The rapid growth in the microfinance space seems to have caught the attention of private sector banks, which have lately been getting aggressive in tapping the opportunity at the bottom of the pyramid, either through acquisition of microfinance firms or by buying minority stakes in them.
On 30 September, Mint reported Utkarsh Micro Finance Pvt. Ltd raised Rs395 crore from domestic institutional investors, as the firm prepares to make a transition to a small finance bank. One of the key investors in the investment round was private sector bank RBL Bank Ltd, which picked up a 10% stake in the company.
Also on 30 September, private sector lender Kotak Mahindra Bank Ltd said it had acquired BSS Microfinance Pvt. Ltd for Rs139.2 crore. In July, IDFC Bank Ltd acquired a Tamil Nadu- based microfinance institution (MFI) called Grama Vidiyal for an undisclosed amount.
Announcing its acquisition of BSS Microfinance, Kotak Mahindra Bank said the blistering pace at which the microfinance space has been growing had caught the eye of the bank.
“The microfinance sector has been growing at a fast pace. In fact, last year, the industry saw an over 80% growth. The growth of the industry had attracted us to look at the space. Till now, we did not have direct lending exposure to this space,” said Narayan S.A., president (commercial banking & capital markets) at Kotak Mahindra Bank.
According to data from the Microfinance Institutions Network (MFIN), a self-regulatory organization for the industry, the loan portfolio of MFIs stood at Rs53,233 crore as of 31 March 2016, up from Rs28,940 crore a year ago, an increase of 84%.
For retail-focused private banks, access to the large customer base at the bottom of pyramid that these MFIs have built, and the potential for extending retail lending products to it, is a key attraction, industry experts said.
“The retail base of these MFIs, coupled with their strong on-ground presence and continuous customer connect, make them very attractive targets for inorganic growth for retail-oriented private sector banks. The ability to extend individual credit, mortgage finance and insurance to these customers makes it a compelling business case,” said Ritesh Chandra, executive director and head (consumer, financial institutions group and business services group) at Avendus Capital Pvt. Ltd.
For example, the BSS acquisition gives Kotak Mahindra Bank access to the MFI’s growing customer base, which currently stands at over 217,000, as of June. “This acquisition offers Kotak a deeper reach in the low income segment, and also increases the access of BSS’s customer base to Kotak’s wide array of products and services,” the bank had said.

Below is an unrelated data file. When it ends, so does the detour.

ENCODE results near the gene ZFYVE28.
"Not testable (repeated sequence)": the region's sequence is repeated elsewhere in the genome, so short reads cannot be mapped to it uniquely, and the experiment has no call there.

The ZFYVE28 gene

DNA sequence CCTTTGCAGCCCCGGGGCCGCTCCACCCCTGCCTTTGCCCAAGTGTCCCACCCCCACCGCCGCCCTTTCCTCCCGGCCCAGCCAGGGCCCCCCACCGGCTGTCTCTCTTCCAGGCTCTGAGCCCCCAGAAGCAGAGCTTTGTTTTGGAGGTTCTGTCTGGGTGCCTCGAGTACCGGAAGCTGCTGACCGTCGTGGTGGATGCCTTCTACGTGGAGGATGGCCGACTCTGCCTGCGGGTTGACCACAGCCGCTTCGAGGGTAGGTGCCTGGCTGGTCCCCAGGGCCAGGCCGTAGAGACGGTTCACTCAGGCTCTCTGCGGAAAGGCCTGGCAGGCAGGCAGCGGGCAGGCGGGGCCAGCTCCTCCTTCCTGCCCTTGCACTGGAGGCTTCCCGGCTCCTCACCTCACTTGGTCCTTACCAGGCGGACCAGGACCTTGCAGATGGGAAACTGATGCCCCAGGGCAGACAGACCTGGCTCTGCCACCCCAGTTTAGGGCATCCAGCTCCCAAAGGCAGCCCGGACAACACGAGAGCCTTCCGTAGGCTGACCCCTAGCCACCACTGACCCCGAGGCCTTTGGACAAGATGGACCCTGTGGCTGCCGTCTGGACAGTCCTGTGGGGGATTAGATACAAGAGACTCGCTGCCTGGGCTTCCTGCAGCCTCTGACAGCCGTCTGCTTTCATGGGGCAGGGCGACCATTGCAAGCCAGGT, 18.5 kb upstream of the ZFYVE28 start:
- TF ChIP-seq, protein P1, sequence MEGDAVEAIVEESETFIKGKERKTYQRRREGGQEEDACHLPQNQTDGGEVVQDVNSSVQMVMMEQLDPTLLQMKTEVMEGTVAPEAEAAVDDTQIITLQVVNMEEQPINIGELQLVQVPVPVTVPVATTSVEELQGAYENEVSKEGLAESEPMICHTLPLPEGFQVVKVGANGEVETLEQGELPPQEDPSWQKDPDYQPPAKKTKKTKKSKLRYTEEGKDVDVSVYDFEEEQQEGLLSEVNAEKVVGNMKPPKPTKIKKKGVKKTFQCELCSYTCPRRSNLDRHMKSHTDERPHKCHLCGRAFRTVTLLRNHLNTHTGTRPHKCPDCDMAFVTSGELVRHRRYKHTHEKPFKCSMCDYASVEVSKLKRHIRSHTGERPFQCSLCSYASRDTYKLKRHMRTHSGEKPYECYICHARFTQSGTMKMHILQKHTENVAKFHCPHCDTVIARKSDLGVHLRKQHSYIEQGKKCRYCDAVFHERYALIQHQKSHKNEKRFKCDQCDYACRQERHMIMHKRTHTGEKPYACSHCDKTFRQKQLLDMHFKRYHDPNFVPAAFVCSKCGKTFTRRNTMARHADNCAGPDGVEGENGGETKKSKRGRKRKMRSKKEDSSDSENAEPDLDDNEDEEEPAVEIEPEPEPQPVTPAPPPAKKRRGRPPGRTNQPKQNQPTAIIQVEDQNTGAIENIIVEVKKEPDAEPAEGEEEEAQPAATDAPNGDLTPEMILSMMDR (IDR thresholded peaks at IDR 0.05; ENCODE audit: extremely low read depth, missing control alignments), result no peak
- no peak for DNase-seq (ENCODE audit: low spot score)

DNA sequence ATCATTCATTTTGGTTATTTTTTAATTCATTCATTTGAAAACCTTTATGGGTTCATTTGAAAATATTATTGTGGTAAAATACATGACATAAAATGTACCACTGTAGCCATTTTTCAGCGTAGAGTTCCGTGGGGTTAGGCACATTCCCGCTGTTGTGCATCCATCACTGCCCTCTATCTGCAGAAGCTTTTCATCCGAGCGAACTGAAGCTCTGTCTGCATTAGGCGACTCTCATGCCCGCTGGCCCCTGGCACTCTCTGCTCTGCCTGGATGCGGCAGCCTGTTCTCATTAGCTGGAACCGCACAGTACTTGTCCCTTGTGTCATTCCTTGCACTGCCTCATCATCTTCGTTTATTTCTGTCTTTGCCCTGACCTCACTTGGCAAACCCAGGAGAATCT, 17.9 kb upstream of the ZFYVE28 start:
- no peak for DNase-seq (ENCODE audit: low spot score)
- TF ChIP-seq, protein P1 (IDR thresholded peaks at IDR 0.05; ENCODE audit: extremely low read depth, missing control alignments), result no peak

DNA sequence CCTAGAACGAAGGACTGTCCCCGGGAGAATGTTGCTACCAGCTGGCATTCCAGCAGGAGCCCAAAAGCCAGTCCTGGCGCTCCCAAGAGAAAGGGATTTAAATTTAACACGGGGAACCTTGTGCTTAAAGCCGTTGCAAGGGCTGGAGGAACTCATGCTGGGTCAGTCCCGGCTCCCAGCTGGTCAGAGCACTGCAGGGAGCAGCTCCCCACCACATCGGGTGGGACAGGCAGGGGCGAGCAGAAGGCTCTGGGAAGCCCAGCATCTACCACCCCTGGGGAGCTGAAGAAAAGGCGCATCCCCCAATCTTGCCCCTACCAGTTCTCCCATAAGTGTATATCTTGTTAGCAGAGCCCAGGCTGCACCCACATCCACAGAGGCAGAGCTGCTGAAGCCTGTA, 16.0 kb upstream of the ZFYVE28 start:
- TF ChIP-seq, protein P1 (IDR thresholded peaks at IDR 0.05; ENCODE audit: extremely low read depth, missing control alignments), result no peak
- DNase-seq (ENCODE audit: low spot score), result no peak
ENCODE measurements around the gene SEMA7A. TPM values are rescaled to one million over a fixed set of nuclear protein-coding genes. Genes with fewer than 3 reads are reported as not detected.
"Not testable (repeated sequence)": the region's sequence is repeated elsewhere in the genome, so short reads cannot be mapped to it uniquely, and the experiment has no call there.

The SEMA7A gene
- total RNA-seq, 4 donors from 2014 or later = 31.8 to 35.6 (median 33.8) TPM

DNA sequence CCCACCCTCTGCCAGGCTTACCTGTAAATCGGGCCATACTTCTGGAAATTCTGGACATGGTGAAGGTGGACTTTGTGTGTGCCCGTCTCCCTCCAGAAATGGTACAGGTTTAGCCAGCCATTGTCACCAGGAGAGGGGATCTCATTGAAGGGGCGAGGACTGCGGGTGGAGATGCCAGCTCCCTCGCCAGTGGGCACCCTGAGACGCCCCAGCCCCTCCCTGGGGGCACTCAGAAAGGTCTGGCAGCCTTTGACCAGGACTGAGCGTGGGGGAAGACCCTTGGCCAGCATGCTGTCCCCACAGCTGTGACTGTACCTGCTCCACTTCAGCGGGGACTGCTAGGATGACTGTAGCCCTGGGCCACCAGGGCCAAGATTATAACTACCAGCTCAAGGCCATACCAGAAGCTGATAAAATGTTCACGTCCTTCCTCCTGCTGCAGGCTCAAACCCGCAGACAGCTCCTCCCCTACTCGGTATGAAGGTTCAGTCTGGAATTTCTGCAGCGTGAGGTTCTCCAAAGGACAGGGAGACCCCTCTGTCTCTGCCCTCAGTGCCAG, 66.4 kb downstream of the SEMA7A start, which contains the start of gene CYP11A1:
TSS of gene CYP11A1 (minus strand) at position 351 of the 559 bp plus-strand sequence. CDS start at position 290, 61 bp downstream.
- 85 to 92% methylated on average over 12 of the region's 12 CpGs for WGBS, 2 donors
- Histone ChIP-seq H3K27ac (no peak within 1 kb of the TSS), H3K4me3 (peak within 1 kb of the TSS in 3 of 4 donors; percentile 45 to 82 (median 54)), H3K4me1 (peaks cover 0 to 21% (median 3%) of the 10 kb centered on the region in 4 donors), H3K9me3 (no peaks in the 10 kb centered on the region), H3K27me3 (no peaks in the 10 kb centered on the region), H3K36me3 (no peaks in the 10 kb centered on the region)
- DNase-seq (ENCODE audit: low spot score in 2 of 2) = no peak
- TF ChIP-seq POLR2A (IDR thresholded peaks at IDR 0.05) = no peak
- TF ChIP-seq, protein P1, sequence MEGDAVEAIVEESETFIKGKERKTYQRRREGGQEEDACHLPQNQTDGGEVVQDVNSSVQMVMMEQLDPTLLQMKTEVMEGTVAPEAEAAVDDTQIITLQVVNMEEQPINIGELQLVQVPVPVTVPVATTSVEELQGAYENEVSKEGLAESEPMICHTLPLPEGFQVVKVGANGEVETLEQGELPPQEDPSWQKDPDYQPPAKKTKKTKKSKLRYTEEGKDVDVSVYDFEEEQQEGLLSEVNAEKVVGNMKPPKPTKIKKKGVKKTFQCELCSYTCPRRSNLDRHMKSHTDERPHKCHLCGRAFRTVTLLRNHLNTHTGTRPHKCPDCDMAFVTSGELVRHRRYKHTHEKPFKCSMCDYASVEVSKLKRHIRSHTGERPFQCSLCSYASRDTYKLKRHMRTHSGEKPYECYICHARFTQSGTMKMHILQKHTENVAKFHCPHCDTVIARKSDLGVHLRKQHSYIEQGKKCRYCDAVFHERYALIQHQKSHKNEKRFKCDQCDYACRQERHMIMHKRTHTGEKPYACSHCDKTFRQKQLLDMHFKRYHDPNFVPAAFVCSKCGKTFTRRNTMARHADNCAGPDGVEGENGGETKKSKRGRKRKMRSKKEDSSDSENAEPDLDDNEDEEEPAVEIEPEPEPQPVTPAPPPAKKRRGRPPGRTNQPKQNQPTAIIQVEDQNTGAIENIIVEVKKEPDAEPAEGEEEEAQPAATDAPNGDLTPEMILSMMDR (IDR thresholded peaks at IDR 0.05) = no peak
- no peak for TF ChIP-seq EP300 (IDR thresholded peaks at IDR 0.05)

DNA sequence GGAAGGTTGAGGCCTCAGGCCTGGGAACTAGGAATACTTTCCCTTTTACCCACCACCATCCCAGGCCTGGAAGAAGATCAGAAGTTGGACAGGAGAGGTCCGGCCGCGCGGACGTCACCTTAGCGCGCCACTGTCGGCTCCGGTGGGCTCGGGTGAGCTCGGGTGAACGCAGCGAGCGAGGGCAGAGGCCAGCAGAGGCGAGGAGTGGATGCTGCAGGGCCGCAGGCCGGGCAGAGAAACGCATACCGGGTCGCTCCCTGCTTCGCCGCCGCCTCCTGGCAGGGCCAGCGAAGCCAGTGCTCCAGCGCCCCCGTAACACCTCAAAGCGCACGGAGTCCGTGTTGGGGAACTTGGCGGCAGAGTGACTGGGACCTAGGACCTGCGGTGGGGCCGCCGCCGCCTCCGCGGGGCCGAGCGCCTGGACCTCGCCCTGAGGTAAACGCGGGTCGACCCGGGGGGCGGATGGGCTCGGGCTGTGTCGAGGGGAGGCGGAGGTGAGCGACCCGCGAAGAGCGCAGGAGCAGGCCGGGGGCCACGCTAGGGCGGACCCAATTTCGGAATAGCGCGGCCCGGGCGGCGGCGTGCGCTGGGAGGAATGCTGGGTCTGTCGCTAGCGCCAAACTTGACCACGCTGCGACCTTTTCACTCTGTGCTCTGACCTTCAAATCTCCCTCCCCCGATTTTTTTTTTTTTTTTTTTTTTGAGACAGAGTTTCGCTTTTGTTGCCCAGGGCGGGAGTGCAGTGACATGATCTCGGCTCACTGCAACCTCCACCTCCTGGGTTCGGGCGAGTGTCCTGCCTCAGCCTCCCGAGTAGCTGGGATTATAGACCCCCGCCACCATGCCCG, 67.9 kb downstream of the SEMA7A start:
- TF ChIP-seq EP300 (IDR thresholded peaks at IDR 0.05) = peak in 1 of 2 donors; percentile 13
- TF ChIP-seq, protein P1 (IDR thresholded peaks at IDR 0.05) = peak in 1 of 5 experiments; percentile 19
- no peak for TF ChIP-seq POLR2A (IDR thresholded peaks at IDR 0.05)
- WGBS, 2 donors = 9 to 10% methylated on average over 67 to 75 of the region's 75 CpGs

Grama Vidiyal gives IDFC Bank access to a customer base of 1.2 million customers. Saturation of urban markets, was another reason why IDFC Bank found it attractive to buy an MFI.
The overall customer base of microfinance companies grew by 44% to 32.5 million in the financial year 2015-16, from 22.6 million in the previous year, data from MFIN shows.
Banks have had indirect exposure to the sector, lending to MFIs to meet priority sector lending (PSL) norms set by the Reserve Bank of India (RBI). As MFIs grow at a rapid pace, some banks and non-banking financial companies are looking at investing in the sector, said experts.
“Banks have always struggled to find the right priority sectors to lend to, in order to meet their PSL requirements. With the growth that microfinance sector has witnessed, coupled with the favourable metrics of the business, such as low rate of NPAs and high return on equity, the sector has become an attractive space for PSL lending for banks and thus the strong interest to take a direct exposure by acquiring these businesses,” said Khushroo B. Panthaky, additional director at Grant Thornton India Pvt. Ltd.
For the banking industry, struggling with Rs6.3 trillion of bad loans, mainly advances to corporate borrowers that turned sour, the microfinance sector has become even more attractive as a long-term bet.
“Large corporate lending is under stress. The mid-market corporates are still looking problematic. HNIs and the upper end of the retail clients are over-served. In such a market scenario, there is a strong business case for actively seeking out new, relatively unserved client categories,” said Alok Prasad, an independent industry expert and former chief executive of MFIN.